IEEE 802.3bz, NBASE-T and MGBASE-T are standards for Ethernet over twisted pair at speeds of 2.5 and 5 Gbit/s. These use the same cabling as the ubiquitous Gigabit Ethernet, yet offer higher speeds. The resulting standards are named 2.5GBASE-T and 5GBASE-T.[1][2][3]

NBASE-T refers to Ethernet equipment that can automatically negotiate to operate at speeds of 100 Mbit/s, 1, 2.5, 5, or 10 Gbit/s, depending on the quality of the cable and the capabilities of the equipment at the other end of the cable.[citation needed]


These standards are specified in Clauses 125 and 126 of the IEEE 802.3 standard. The physical (PHY) layer transmission technology of IEEE 802.3bz is based on 10GBASE-T, but operates at a lower signaling rate. By reducing the original signal rate to 14 or 12, the link speed drops to 2.5 or 5 Gbit/s, respectively.[4] The spectral bandwidth of the signal is reduced accordingly, lowering the requirements on the cabling, so that 2.5GBASE-T and 5GBASE-T can be deployed at a cable length of up to 100 m on Cat 5e or better cables.[5][6] The 2.5GBASE-T1 and 5GBASE-T1 variants that can run over a single pair of balance conductors up to 15 m in length is standardized in 802.3ch-2020;[7] their primary use case field is in embedded automotive applications.

The NBASE-T effort also standardized how its switches can implement power over Ethernet according to the IEEE 802.3at and successor standards. This allows a single cable to provide both power and data for high-bandwidth wireless access points such as those that implement the 802.11ac and 802.11ax standards.[8]

Comparison of twisted-pair-based Ethernet physical transport layers (TP-PHYs)[9]
Name Standard Status Speed (Mbit/s) Pairs required Lanes per direction Bits per hertz Line code Symbol rate per lane (MBd) Bandwidth Max distance (m) Cable Cable rating (MHz) Usage
2.5GBASE-T 802.3bz-2016 current 2500 4 4 6.25 64B65B PAM-16 128-DSQ 200 100 100 Cat 5e 100 LAN
5GBASE-T 802.3bz-2016 current 5000 4 4 6.25 64B65B PAM-16 128-DSQ 400 200 100 Cat 6 250 LAN


As faster Wi-Fi protocols such as IEEE 802.11ac were developed, there was significant demand for cheap uplinks faster than 1000BASE-T. These speeds became relevant around 2014 as it became clear that it would not be possible to run 10GBASE-T over already widely deployed Cat5e cable. IEEE 802.3bz also supports power over Ethernet, which had previously not been available at 10GBASE-T.

As early as 2013, the Intel Avoton server processors integrated 2.5 Gbit/s Ethernet ports.

Whilst Broadcom had announced a series of 2.5 Gbit/s transceiver ICs,[10] 2.5 Gbit/s switch hardware was not widely commercially available at that point. Many early 10GBASE-T switches, particularly those with SFP+ interfaces, do not support the intermediate speeds.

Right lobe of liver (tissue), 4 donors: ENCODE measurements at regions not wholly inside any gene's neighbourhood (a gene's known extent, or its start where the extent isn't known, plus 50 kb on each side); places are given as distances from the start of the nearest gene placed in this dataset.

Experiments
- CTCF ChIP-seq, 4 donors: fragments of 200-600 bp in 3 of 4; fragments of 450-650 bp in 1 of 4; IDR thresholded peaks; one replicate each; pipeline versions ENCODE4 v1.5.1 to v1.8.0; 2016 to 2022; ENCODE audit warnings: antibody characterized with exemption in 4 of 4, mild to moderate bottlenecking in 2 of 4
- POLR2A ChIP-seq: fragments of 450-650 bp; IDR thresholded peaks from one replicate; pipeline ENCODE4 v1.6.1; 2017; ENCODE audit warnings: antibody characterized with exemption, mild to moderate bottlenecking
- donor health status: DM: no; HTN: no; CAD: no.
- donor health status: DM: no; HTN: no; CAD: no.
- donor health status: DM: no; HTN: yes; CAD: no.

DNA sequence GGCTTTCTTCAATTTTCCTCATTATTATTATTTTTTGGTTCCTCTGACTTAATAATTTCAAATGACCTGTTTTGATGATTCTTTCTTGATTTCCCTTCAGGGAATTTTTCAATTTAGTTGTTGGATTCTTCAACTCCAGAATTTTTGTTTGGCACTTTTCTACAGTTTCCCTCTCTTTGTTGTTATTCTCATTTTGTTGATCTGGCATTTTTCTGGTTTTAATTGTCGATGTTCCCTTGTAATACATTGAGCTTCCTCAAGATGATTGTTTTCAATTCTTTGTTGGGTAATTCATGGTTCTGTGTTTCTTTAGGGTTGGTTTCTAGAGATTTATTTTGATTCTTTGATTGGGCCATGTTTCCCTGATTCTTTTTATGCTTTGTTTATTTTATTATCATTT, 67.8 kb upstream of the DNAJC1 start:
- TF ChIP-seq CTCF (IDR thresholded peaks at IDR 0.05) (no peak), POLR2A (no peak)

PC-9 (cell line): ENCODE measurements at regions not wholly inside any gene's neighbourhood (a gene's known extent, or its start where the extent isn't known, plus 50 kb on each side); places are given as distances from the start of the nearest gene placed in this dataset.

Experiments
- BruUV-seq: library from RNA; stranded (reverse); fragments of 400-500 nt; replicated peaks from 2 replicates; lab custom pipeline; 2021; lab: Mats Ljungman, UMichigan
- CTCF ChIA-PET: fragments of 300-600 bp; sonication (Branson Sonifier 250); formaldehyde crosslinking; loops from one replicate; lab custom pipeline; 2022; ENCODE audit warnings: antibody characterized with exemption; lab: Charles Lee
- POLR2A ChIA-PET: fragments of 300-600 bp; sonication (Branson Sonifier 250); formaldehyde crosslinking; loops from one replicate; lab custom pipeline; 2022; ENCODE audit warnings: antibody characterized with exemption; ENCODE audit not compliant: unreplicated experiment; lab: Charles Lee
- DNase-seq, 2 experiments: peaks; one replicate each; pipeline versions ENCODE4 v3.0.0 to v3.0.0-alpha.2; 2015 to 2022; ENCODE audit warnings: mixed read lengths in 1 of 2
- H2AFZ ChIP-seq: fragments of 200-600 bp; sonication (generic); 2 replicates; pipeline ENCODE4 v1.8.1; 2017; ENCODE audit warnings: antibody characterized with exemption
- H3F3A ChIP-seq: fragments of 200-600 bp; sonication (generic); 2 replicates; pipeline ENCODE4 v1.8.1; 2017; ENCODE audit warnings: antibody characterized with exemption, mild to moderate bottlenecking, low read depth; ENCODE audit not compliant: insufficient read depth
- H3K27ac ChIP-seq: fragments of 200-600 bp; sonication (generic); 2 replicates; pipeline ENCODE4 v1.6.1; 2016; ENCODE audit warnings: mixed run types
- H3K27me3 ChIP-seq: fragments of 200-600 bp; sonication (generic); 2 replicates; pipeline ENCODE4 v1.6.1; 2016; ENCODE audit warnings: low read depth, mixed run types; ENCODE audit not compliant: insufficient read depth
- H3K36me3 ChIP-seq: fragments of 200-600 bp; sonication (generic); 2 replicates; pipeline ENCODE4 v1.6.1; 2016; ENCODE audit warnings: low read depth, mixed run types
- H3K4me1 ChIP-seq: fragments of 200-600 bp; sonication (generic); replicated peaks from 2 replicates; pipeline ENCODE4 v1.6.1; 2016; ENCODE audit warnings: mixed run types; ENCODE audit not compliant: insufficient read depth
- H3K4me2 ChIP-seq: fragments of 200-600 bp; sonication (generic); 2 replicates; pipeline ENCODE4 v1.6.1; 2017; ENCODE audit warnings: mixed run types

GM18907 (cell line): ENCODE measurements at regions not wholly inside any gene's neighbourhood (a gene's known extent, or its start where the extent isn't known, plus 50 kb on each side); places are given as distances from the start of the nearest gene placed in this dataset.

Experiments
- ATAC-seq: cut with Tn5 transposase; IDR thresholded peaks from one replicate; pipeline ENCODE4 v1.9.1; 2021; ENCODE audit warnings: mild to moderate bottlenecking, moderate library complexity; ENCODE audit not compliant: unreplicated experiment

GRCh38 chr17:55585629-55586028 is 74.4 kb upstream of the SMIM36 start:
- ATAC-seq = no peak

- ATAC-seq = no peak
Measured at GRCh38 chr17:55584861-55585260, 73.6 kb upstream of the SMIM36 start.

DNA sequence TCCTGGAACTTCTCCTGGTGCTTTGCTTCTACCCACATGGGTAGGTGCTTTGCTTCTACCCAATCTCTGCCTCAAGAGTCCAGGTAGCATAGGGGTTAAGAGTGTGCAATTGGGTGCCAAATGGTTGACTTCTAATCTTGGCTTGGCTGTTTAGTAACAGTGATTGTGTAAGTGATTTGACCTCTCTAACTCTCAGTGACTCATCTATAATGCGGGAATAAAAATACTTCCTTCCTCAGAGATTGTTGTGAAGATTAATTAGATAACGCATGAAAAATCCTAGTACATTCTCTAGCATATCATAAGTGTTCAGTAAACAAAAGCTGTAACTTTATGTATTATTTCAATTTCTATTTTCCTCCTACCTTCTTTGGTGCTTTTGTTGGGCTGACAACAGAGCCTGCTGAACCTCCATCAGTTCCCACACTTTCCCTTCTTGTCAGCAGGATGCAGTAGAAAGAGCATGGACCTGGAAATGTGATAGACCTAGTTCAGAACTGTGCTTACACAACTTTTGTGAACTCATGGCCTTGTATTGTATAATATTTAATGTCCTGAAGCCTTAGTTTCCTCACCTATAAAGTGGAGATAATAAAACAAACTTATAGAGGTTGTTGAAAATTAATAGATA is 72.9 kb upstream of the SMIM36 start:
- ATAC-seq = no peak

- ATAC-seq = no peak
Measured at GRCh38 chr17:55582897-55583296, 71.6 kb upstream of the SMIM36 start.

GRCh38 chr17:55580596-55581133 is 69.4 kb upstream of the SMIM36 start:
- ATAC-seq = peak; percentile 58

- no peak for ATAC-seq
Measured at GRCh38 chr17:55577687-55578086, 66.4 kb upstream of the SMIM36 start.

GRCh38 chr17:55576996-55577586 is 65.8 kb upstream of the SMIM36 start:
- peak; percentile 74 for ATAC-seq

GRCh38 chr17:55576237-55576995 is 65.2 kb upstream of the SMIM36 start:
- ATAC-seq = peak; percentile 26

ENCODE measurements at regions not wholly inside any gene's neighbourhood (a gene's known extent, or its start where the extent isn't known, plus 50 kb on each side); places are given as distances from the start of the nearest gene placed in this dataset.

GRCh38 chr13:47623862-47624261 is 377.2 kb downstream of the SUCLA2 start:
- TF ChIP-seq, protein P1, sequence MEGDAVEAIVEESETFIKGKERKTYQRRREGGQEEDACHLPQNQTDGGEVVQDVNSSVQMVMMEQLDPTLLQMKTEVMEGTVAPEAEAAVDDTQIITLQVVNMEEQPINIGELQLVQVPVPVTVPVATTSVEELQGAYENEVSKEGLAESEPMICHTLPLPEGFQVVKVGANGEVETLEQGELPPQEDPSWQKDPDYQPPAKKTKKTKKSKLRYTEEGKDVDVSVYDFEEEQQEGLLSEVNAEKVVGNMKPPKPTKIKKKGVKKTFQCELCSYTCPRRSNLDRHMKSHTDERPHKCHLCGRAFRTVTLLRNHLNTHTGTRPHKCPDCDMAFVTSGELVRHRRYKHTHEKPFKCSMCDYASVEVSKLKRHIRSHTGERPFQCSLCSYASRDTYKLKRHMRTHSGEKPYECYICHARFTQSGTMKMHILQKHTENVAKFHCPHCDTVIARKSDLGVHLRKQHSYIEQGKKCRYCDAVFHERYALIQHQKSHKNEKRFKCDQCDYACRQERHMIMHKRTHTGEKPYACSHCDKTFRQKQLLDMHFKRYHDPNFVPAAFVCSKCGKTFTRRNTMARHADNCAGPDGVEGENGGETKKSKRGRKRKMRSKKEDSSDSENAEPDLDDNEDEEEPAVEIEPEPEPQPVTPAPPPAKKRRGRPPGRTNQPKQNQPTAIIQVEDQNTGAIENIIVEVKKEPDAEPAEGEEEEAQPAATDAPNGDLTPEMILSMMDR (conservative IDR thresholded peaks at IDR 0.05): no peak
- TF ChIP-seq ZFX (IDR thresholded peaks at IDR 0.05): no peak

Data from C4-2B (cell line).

In October 2014, the NBASE-T Alliance was founded,[11][12] initially comprising Cisco, Aquantia, Freescale, and Xilinx. By December 2015, it contained more than 45 companies, and aimed to have its specification compatible with 802.3bz.[13] The competing MGBASE-T Alliance, stating the same faster Gigabit Ethernet objectives, was founded in December 2014.[14] In contrast to NBASE-T, the MGBASE-T said that their specifications would be open source.[15] IEEE 802.3's "2.5G/5GBASE-T Task Force" started working on the 2.5GBASE-T and 5GBASE-T standards in March 2015.[16] The two NBASE-T and MGBASE-T Alliances ended up collaborating.[17] with the forming of the IEEE 802.3bz Task Force under the patronage of the Ethernet Alliance in June 2015.

On September 23, 2016, the IEEE-SA Standards Board approved IEEE Std 802.3bz-2016.[18]


  1. ^ "IEEE P802.3bz 2.5G/5GBASE-T Task Force". IEEE Standards Association.
  2. ^ "New IEEE P802.3bz Project Achieves Significant Milestone Towards Enabling Higher Speeds Over Installed Base of Twisted Pair Cabling". IEEE Standards Association.
  3. ^ "IEEE's 802.3BZ Task Force Mediates MGBASE-T and NBASE-T Alliances". Planetech USA. Archived from the original on 2015-11-22. Retrieved 2015-11-22.
  4. ^ "Cisco Live BRKCRS-3900, slide 41, time 57:40". Archived from the original on 2016-03-03. Retrieved 2016-01-15.
  5. ^ Clause 126.7.2 of IEEE 802.3-2018
  6. ^ Next Generation Enterprise Access BASE-T PHY Objectives
  7. ^ Maguire, Valerie (2020-06-04). "IEEE Std 802.3ch-2020: Multi-Gig Automotive Ethernet PHY".
  8. ^ "Cisco Multigigabit Technology". Retrieved 2020-07-30.
  9. ^ Charles E. Spurgeon (2014). Ethernet: The Definitive Guide (2nd ed.). O'Reilly Media. ISBN 978-1-4493-6184-6.
  10. ^ "Broadcom Announces New High-Performance Multi-Rate Gigabit PHYs". Archived from the original on 2015-05-29. Retrieved 2015-05-28.
  11. ^ "Industry Leaders Form NBASE-T Alliance to Promote Multi-Gigabit Ethernet Technology for Enterprise Wired and Wireless Access Networks" (Press release). 2014-10-28. Retrieved 2020-07-30.
  12. ^ "The NBASE-T Alliance℠". NBASE-T Alliance, Inc. Retrieved 30 December 2015.
  13. ^ "Oh What a Year!". NBASE-T Alliance, Inc. 2015-12-17. Retrieved 2021-02-04.
  14. ^ "Open Industry Alliance and IEEE to Bring 2.5G and 5G Ethernet Speeds to Enterprise Access Points" (Press release). Retrieved 2020-07-30.
  15. ^ "Want 2.5G/5G BASE-T Connections? They're coming". Retrieved 2020-07-30.
  16. ^ "IEEE 802.3bz Project PAR" (PDF). IEEE 802.3bz Task Force. Retrieved 2015-09-22.
  17. ^ "IEEE's 802.3BZ Task Force Mediates MGBASE-T and NBASE-T Alliances". Archived from the original on 2015-11-22. Retrieved 2015-11-22.
  18. ^ "[802.3_NGBASET] FW: Approval of IEEE Std 802.3bz 2.5GBASE-T and 5GBASE-T". IEEE P802.3bz Task Force. Retrieved 2016-09-24.

External links

  • IEEE P802.3bz 2.5G/5GBASE-T Task Force
  • NBASE-T Alliance
  • MGBASE-T Alliance at the Wayback Machine (archived 2017-11-05)